Developing countries plan
In addition to several other measures, the plan also provides for international efforts to reduce public investment in non-renewable energies. Private investors should also be encouraged to invest in climate-friendly options. “If successful, the plan will help developing countries around the world better deal with the climate crisis, with major benefits for their societies and regions as well as for the United States,” the paper says.
With the new climate goal set by the US government shortly before the summit, the United States is fulfilling the requirements of the Paris climate agreement, in which Biden reinstated the country as one of his first official actions. His predecessor, Donald Trump, left the international deal. The Climate Agreement requires signatory countries to improve their climate goals every five years. At the Glasgow Global Climate Conference in November, all partners must officially do so.
A tough goal: two degrees of global warming
Biden’s two-day online climate summit aims to underscore the urgency and economic benefits of stronger climate protection measures, and is an important preparation for the Glasgow climate conference. Experts agree that a lot more needs to be done around the world by 2030 if global warming is to remain well below two degrees, as agreed in 2015 by nearly 200 countries in Paris. The Earth’s temperature has already risen by about 1.2 degrees compared to pre-industrial times.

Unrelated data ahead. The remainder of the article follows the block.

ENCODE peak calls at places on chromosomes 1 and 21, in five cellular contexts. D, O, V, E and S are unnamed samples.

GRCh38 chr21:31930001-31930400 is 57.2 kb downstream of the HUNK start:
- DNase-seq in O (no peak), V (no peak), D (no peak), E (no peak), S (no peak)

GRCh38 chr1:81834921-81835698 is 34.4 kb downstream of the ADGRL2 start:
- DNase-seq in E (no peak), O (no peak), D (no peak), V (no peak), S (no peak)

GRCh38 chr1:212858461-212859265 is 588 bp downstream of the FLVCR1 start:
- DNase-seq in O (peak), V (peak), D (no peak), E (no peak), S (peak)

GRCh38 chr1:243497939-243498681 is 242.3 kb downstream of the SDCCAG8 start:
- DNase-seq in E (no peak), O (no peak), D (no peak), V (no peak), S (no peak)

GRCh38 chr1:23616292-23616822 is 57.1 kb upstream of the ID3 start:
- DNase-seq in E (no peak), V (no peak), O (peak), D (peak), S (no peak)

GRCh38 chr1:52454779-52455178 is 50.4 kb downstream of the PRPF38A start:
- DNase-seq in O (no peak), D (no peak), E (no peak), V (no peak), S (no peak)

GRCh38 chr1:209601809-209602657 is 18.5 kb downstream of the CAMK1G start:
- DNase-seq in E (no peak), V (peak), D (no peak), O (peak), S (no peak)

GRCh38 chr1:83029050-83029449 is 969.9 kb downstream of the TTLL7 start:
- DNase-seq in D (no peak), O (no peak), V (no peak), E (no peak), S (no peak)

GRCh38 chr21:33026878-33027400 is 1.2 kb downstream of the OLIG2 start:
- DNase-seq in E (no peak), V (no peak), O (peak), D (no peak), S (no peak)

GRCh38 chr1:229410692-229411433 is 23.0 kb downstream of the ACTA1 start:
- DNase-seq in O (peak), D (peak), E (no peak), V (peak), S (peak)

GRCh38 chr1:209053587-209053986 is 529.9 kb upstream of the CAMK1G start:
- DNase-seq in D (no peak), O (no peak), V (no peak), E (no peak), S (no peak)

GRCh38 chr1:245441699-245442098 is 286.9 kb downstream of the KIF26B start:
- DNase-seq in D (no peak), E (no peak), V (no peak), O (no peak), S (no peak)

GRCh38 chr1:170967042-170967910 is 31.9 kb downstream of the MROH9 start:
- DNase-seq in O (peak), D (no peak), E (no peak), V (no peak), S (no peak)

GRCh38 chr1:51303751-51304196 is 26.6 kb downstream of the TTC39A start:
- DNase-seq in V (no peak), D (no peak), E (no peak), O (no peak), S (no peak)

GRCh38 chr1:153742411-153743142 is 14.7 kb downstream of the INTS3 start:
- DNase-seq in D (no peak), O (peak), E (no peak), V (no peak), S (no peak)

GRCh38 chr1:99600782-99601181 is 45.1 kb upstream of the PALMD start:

United Nations Secretary-General António Guterres has called for a global alliance for greenhouse gas neutrality by mid-century, with “every country, region, city, company and sector” participating. At the Biden summit, Chinese President Xi Jinping pledged to work with the international community, including the United States, to fulfill commitments under the Paris Agreement. Xi promised to cut coal consumption in his country from 2025 and strictly monitor coal-fired power plants.
Von der Leyen: “Setting the standards together”
“Let’s set a new global standard for climate neutrality together,” said European Commission President Ursula von der Leyen on Thursday. She referred to the European Union’s new climate goal for 2030 of reducing emissions of greenhouse gases harmful to the climate by at least 55 per cent compared to 1990. The European Union’s climate law also stipulates that Europe will be climate neutral by 2050. This means that it must yet So all greenhouse gases are avoided or stored.